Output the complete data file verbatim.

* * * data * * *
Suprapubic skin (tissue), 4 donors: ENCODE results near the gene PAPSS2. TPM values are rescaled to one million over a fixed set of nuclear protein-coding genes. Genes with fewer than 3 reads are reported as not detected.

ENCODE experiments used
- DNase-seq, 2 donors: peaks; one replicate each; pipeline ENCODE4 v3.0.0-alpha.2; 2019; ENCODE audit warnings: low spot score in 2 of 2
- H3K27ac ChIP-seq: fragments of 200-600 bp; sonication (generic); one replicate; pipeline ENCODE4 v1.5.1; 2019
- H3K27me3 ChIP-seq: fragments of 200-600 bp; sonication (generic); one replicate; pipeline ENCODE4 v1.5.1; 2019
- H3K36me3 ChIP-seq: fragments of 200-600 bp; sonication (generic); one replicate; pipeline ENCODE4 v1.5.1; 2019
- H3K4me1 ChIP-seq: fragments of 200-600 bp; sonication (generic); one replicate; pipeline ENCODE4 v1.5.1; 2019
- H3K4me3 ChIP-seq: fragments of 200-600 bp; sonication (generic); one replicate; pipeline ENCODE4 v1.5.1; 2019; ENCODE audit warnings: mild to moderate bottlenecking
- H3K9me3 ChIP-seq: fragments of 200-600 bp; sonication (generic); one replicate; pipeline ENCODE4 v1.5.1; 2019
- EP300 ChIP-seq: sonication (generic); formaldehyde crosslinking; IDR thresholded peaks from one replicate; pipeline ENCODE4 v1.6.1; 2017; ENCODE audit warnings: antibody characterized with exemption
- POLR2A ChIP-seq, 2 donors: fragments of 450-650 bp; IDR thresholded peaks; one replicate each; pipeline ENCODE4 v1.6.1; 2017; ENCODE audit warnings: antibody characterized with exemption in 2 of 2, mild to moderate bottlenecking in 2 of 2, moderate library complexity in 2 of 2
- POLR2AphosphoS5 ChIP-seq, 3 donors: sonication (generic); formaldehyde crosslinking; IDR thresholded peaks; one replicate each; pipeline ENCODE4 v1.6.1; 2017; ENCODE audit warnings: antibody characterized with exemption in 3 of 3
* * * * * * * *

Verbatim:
Suprapubic skin (tissue), 4 donors: ENCODE results near the gene PAPSS2. TPM values are rescaled to one million over a fixed set of nuclear protein-coding genes. Genes with fewer than 3 reads are reported as not detected.

ENCODE experiments used
- DNase-seq, 2 donors: peaks; one replicate each; pipeline ENCODE4 v3.0.0-alpha.2; 2019; ENCODE audit warnings: low spot score in 2 of 2
- H3K27ac ChIP-seq: fragments of 200-600 bp; sonication (generic); one replicate; pipeline ENCODE4 v1.5.1; 2019
- H3K27me3 ChIP-seq: fragments of 200-600 bp; sonication (generic); one replicate; pipeline ENCODE4 v1.5.1; 2019
- H3K36me3 ChIP-seq: fragments of 200-600 bp; sonication (generic); one replicate; pipeline ENCODE4 v1.5.1; 2019
- H3K4me1 ChIP-seq: fragments of 200-600 bp; sonication (generic); one replicate; pipeline ENCODE4 v1.5.1; 2019
- H3K4me3 ChIP-seq: fragments of 200-600 bp; sonication (generic); one replicate; pipeline ENCODE4 v1.5.1; 2019; ENCODE audit warnings: mild to moderate bottlenecking
- H3K9me3 ChIP-seq: fragments of 200-600 bp; sonication (generic); one replicate; pipeline ENCODE4 v1.5.1; 2019
- EP300 ChIP-seq: sonication (generic); formaldehyde crosslinking; IDR thresholded peaks from one replicate; pipeline ENCODE4 v1.6.1; 2017; ENCODE audit warnings: antibody characterized with exemption
- POLR2A ChIP-seq, 2 donors: fragments of 450-650 bp; IDR thresholded peaks; one replicate each; pipeline ENCODE4 v1.6.1; 2017; ENCODE audit warnings: antibody characterized with exemption in 2 of 2, mild to moderate bottlenecking in 2 of 2, moderate library complexity in 2 of 2
- POLR2AphosphoS5 ChIP-seq, 3 donors: sonication (generic); formaldehyde crosslinking; IDR thresholded peaks; one replicate each; pipeline ENCODE4 v1.6.1; 2017; ENCODE audit warnings: antibody characterized with exemption in 3 of 3